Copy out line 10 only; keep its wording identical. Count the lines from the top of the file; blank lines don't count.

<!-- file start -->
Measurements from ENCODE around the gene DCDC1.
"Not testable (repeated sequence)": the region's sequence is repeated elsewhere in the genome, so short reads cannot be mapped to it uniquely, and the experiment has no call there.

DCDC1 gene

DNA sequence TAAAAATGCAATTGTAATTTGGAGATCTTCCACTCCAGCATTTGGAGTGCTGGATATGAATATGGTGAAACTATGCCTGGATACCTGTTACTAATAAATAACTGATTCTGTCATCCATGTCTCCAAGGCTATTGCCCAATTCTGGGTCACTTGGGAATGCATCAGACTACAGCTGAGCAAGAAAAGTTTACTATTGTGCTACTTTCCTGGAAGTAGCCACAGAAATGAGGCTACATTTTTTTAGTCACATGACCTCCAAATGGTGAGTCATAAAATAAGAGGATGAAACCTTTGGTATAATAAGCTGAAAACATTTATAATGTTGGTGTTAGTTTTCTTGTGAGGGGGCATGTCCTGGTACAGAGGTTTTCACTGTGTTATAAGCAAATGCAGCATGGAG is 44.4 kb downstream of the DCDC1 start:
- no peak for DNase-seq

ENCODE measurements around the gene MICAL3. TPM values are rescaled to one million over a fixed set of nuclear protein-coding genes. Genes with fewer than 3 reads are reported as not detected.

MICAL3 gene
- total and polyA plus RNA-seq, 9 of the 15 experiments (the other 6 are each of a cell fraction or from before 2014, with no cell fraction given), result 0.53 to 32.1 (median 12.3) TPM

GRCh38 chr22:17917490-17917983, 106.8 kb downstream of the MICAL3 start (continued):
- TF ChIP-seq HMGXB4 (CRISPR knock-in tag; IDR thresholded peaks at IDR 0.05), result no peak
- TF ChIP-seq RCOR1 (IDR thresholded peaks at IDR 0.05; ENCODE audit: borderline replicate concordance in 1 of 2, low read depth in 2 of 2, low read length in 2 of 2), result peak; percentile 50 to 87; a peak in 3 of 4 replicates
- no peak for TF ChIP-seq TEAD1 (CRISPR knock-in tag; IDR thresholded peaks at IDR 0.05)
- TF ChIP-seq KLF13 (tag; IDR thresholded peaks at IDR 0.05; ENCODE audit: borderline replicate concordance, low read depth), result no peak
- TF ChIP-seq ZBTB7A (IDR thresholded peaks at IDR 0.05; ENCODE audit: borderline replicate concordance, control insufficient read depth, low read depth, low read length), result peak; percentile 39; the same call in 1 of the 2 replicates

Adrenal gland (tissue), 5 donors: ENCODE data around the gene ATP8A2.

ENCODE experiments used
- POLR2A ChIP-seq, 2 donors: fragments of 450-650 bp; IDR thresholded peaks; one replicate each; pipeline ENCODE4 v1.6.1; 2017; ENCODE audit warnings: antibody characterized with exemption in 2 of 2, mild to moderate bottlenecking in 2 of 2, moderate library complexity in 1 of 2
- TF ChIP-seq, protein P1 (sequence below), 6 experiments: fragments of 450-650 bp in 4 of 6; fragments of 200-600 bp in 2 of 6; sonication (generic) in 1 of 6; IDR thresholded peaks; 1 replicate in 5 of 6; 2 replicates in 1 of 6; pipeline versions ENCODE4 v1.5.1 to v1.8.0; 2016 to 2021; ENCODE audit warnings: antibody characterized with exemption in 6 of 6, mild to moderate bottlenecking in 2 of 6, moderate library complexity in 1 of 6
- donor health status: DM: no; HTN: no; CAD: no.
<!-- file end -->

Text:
- TF ChIP-seq HMGXB4 (CRISPR knock-in tag; IDR thresholded peaks at IDR 0.05), result no peak